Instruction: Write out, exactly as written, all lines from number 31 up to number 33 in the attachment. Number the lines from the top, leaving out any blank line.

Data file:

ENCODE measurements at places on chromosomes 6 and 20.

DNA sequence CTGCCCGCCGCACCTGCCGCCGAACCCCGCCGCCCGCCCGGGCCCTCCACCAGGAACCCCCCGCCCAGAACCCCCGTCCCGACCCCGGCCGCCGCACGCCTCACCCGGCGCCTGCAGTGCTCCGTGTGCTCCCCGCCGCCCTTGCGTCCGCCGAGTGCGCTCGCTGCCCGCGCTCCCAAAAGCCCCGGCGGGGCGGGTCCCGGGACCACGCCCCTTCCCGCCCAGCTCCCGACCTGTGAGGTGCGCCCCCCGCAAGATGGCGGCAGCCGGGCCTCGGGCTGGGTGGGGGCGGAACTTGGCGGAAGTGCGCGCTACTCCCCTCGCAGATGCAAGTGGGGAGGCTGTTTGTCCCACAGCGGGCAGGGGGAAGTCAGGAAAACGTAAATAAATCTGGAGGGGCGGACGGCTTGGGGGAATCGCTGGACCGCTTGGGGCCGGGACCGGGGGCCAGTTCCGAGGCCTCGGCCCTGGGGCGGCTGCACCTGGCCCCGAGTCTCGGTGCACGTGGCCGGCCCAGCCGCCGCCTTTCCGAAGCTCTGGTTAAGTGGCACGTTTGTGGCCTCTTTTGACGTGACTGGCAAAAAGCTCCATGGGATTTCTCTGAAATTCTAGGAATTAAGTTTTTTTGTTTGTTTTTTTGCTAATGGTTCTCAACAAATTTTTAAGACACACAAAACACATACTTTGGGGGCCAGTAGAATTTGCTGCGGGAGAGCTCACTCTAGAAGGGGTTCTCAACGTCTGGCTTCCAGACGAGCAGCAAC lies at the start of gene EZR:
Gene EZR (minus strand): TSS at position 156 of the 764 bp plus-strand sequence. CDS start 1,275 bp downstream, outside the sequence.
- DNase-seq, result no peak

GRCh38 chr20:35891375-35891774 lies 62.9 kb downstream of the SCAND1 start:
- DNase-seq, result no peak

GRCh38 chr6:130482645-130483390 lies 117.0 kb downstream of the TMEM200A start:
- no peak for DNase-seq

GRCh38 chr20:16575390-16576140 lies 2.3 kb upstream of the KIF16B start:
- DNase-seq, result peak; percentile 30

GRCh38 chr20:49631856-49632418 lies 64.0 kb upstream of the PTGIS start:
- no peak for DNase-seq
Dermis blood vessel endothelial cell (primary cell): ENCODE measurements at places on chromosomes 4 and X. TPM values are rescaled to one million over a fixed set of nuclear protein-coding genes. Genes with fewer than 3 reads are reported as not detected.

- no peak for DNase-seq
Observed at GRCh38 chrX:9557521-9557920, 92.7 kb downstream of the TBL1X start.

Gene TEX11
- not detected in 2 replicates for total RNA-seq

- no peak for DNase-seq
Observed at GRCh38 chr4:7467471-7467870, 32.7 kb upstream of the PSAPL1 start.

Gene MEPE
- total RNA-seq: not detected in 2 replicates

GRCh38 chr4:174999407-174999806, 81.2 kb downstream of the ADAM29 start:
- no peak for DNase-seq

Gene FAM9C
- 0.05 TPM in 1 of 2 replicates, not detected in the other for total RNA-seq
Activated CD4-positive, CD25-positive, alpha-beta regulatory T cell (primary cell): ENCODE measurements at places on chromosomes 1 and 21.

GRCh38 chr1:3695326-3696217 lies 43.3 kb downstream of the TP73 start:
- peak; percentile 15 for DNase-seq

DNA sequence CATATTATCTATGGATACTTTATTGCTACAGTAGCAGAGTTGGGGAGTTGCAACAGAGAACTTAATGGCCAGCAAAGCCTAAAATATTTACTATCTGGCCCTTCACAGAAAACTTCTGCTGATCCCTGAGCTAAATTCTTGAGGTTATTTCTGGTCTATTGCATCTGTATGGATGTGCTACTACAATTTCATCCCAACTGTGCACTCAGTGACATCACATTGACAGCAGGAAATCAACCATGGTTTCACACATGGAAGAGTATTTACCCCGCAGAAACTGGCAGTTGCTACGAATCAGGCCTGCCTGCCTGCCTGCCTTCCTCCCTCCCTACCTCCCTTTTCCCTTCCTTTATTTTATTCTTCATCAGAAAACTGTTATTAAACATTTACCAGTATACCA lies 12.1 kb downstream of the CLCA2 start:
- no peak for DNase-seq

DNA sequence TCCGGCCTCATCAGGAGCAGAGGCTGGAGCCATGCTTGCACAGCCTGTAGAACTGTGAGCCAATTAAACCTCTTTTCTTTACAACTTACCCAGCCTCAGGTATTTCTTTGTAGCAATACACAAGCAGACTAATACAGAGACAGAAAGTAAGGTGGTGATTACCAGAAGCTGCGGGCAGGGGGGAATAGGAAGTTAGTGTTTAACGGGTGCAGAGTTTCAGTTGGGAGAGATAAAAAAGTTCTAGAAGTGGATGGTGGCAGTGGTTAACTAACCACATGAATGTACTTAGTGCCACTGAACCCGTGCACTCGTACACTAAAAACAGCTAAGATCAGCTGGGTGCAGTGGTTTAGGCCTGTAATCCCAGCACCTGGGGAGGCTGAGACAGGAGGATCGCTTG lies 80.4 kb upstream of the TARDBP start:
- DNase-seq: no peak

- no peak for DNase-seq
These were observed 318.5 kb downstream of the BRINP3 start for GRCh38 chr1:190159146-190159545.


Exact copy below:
DNA sequence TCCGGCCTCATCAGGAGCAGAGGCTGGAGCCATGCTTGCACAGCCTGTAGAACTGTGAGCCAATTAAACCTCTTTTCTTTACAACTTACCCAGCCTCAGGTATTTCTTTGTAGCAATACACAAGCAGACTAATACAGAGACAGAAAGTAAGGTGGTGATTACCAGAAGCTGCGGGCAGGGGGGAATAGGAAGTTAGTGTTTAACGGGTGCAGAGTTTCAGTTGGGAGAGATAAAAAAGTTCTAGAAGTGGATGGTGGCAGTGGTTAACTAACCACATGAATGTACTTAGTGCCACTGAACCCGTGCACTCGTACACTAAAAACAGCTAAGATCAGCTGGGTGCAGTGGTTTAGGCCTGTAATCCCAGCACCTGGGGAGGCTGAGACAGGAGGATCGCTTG lies 80.4 kb upstream of the TARDBP start:
- DNase-seq: no peak

- no peak for DNase-seq